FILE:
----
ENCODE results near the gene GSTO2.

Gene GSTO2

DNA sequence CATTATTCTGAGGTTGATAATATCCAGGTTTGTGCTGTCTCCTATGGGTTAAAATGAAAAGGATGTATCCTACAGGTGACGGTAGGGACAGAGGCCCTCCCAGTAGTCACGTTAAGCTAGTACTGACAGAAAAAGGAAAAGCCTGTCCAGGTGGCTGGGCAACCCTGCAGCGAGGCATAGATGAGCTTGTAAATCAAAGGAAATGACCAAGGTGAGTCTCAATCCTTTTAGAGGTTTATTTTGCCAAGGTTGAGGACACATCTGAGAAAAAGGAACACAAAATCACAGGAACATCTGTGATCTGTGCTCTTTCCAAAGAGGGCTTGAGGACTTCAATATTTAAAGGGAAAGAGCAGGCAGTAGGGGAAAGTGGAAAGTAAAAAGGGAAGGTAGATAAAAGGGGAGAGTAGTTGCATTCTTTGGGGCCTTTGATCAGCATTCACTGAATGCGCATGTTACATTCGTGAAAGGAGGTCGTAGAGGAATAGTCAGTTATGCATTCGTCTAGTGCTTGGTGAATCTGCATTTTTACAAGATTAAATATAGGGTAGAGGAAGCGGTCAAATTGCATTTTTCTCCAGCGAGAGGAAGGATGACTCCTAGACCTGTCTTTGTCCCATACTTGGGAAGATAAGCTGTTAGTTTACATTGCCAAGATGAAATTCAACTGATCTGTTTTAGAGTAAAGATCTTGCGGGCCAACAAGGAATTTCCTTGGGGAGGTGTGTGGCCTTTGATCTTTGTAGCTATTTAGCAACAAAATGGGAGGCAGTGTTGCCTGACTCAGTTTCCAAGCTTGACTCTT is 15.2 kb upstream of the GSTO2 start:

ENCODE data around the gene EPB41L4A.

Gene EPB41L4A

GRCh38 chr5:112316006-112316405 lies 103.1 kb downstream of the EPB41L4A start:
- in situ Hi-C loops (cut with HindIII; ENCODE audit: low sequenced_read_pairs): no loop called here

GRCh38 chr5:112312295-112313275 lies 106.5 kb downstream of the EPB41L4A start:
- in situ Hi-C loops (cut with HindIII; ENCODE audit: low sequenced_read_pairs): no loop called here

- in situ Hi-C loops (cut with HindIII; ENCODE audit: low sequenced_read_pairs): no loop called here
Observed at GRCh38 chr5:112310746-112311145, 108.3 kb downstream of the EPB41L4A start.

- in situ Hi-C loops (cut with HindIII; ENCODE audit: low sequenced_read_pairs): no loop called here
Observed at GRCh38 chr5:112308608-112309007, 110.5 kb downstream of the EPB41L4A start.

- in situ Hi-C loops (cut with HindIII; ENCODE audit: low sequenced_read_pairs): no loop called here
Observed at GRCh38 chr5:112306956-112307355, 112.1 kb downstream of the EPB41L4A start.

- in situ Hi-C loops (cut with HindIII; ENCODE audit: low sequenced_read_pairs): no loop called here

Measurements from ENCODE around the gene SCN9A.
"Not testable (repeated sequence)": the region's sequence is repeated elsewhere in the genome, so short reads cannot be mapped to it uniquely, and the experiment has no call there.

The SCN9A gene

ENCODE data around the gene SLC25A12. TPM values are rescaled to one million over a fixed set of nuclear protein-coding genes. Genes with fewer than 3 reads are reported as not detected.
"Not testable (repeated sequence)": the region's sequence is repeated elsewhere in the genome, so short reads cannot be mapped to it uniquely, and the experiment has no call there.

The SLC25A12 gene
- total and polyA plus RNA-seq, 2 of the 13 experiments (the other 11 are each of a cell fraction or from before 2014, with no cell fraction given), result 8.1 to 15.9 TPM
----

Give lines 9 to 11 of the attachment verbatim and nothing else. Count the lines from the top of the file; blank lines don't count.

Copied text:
- in situ Hi-C loops (cut with HindIII; ENCODE audit: low sequenced_read_pairs): no loop called here

- in situ Hi-C loops (cut with HindIII; ENCODE audit: low sequenced_read_pairs): no loop called here
Observed at GRCh38 chr5:112310746-112311145, 108.3 kb downstream of the EPB41L4A start.